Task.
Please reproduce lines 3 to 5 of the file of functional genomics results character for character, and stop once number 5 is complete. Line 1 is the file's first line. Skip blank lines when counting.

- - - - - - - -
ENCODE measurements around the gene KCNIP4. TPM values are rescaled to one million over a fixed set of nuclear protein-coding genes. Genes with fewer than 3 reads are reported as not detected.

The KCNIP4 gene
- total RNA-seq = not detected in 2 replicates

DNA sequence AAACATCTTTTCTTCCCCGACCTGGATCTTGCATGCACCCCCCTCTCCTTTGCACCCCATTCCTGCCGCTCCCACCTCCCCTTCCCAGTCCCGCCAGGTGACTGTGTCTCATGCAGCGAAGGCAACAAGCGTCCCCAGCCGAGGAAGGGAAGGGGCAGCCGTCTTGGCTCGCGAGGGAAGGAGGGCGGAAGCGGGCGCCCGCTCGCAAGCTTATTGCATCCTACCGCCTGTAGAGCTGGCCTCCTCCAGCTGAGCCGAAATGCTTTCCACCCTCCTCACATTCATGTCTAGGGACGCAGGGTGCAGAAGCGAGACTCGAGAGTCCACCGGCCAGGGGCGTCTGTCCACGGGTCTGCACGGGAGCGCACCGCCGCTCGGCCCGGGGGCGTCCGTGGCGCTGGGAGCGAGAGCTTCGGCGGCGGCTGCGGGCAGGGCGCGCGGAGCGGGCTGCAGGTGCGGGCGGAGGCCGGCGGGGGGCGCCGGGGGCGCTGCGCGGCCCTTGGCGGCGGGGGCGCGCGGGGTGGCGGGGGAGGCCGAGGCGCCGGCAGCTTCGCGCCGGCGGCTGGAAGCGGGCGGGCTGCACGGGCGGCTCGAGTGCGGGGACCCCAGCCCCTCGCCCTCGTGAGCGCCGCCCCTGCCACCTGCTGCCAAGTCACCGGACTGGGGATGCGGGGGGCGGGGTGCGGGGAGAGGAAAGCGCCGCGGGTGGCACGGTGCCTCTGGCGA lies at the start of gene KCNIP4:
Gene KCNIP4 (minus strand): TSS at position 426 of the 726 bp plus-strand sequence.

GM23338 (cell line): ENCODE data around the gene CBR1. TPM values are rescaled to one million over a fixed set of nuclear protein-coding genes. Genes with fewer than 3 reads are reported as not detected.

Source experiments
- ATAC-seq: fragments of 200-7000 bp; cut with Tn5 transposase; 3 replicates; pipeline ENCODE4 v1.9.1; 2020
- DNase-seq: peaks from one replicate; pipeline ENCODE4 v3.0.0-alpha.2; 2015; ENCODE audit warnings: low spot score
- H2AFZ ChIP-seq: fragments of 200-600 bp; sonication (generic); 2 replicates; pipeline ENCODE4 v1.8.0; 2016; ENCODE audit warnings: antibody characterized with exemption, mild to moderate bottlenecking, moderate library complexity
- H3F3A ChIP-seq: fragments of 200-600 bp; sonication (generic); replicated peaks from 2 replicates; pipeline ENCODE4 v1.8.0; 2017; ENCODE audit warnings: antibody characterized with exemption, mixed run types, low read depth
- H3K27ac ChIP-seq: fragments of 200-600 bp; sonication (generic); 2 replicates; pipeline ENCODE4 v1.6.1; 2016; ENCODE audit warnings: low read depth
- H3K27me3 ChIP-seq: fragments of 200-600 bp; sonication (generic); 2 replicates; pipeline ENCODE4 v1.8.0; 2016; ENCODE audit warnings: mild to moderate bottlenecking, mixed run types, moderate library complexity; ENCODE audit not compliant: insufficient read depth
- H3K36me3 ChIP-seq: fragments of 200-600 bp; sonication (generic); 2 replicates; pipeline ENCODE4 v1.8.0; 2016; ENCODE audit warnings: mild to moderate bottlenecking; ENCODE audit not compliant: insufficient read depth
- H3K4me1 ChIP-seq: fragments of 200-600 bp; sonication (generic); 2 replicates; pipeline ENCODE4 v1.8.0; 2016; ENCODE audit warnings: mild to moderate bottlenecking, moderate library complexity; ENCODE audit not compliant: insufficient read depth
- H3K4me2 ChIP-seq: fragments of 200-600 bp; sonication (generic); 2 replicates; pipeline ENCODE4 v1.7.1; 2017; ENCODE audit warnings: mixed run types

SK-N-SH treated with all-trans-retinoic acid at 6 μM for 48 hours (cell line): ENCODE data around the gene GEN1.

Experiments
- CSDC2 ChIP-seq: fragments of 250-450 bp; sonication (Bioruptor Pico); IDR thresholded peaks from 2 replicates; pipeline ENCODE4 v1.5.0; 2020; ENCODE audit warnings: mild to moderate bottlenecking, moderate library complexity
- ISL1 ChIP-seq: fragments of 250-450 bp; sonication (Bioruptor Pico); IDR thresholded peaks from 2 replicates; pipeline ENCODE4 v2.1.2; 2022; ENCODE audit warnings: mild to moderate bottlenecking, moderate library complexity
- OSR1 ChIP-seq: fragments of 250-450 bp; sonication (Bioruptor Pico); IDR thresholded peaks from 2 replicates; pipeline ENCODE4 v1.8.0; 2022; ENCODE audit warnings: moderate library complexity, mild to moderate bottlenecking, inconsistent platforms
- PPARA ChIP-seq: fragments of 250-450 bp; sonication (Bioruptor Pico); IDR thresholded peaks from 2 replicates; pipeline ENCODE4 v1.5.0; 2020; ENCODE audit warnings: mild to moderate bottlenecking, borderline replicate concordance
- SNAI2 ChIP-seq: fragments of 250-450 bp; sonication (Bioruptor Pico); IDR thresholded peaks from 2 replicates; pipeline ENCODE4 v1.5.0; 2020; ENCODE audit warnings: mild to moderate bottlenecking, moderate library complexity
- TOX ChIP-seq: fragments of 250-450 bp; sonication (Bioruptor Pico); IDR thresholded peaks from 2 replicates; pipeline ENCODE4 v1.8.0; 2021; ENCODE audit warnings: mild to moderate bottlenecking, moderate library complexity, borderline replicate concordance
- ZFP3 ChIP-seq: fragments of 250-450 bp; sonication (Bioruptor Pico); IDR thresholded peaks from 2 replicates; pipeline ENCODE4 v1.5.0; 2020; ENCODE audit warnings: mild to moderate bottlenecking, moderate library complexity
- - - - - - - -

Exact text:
- total RNA-seq = not detected in 2 replicates

DNA sequence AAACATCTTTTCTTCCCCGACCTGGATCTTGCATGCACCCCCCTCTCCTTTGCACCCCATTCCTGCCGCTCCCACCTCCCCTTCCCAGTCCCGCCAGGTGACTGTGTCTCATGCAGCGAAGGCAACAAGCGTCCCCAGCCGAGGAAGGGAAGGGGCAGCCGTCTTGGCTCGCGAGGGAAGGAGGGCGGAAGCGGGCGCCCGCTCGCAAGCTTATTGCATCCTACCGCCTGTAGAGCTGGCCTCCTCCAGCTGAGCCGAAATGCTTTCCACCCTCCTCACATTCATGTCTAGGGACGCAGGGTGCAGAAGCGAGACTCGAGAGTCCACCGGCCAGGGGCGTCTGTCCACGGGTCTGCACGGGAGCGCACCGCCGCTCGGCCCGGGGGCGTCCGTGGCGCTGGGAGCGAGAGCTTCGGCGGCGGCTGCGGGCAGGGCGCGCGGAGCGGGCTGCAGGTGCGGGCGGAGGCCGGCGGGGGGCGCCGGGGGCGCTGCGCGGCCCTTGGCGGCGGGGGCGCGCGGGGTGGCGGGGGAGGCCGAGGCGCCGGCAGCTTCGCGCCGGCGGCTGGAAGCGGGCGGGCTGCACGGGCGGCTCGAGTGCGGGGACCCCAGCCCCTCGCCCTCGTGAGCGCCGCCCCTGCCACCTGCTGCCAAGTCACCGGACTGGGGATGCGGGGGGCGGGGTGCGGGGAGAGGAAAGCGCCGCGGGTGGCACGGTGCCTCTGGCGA lies at the start of gene KCNIP4:
Gene KCNIP4 (minus strand): TSS at position 426 of the 726 bp plus-strand sequence.